The first cycle of computers was good at:
- and storing data
This meant that if you wanted to know how strong a bridge was going to be, or how to schedule a complicated series of truck deliveries, a computer was the very best way to do it. The 1960s and 70s were transformed by these two simple tasks. We were able to send a rocket to the moon, design more efficient engines and compute weighted class rank using centralized, expensive computers.
The second cycle, though, was the dawn of the connection economy. These computers permitted us to bring distant events next to each other. This was the telephone plus the fax machine equals remote coordination.
And so you could use a credit card anywhere in the world, call an 800 number to place an order, and have your insurance updated immediately. It meant that workers and productivity were even more measured, and so were students.
Email and the internet populated large databases. It gave us Wikipedia, a web page for every business, eBay, LinkedIn and Paypal.
We used the powers of the first cycle, sure, but the second cycle added connection.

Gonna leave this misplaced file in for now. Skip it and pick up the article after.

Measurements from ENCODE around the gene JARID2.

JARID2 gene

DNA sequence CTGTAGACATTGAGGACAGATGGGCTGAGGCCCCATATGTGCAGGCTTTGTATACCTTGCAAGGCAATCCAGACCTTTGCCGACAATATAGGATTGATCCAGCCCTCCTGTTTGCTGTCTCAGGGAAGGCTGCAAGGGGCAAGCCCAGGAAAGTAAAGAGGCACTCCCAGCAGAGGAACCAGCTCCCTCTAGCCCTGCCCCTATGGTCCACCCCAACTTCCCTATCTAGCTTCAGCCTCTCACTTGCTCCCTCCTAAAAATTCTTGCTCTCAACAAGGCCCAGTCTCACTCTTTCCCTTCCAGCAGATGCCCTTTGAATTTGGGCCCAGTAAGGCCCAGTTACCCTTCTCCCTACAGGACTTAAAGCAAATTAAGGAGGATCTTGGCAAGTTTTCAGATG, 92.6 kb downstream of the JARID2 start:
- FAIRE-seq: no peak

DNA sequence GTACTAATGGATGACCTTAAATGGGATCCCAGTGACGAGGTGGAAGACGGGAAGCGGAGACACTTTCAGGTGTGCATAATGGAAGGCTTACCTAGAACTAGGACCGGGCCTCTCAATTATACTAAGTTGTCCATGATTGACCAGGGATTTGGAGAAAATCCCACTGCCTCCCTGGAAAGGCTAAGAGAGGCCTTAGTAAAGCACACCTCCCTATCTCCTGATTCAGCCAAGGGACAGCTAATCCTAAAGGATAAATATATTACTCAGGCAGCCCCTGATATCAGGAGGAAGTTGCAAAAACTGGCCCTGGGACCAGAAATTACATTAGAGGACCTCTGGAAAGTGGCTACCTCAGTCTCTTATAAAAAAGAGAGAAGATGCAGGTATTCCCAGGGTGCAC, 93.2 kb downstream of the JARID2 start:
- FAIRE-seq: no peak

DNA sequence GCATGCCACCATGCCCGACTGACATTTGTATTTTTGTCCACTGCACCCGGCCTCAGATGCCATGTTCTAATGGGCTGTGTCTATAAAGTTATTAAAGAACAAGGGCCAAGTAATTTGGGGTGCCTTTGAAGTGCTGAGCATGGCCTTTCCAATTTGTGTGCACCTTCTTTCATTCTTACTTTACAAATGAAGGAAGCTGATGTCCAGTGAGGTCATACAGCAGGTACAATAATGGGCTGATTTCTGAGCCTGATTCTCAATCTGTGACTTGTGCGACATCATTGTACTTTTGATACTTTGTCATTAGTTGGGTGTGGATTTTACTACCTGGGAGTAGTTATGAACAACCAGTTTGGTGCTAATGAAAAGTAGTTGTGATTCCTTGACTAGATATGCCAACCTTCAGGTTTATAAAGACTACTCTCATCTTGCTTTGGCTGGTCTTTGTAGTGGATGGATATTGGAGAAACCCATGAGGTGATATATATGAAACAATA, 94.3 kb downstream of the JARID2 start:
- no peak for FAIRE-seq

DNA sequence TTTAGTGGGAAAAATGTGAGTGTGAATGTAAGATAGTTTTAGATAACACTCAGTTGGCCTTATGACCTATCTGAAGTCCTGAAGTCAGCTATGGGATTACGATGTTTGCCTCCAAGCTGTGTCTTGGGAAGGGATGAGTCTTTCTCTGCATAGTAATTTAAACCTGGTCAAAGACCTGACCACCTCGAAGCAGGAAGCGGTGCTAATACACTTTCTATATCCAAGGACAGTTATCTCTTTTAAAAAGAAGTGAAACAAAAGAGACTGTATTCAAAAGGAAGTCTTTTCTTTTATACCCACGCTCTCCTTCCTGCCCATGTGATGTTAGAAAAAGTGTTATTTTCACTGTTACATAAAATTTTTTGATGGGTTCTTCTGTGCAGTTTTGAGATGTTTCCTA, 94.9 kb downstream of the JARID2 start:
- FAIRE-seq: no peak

The third cycle combines the first two and it permits us to shift place and time.
You can watch a twenty-year old movie or participate in a video call with someone halfway around the world. Someone in Bulgaria can retouch your photos. Your phone knows where you are and who has been there before. Each cycle builds on the one before. Google maps is arithmetic plus data plus remote data entry plus location.
And the fourth cycle, which is now arriving, shifts direction from the previous two (which were about connection more than processors) and brings prediction to the table. Call it AI if you want to, but to be specific, it’s a combination of analyzing information and then predicting what we would do if we knew what the computer knew.
The prediction of the fourth cycle isn’t simply done in a centralized location, because the previous cycle put the computer everywhere. So now, we’re connecting all the computers the way we previously connected all the people. Now, we’re giving those computers the ability to make predictions based on what thousands of people before us have done.
If you’re a mediocre lawyer or doctor, your job is now in serious jeopardy. The combination of all four of these cycles means that the hive computer is going to do your job better than you can, soon.
With each cycle, the old cycles continue to increase. Better databases, better arithmetic. Better connectivity, more people submitting more data, less emphasis on where you are and more on what you’re connected to and what you’re doing.
We’d like to think that this is it, that Facebook plus Apple plus Amazon plus Google is the status quo going forward.
But just as we made a massive leap in just fifteen years, the next leap will take less than ten. Because each cycle supports the next one.
Welcome to the fourth cycle. The hive will see you now.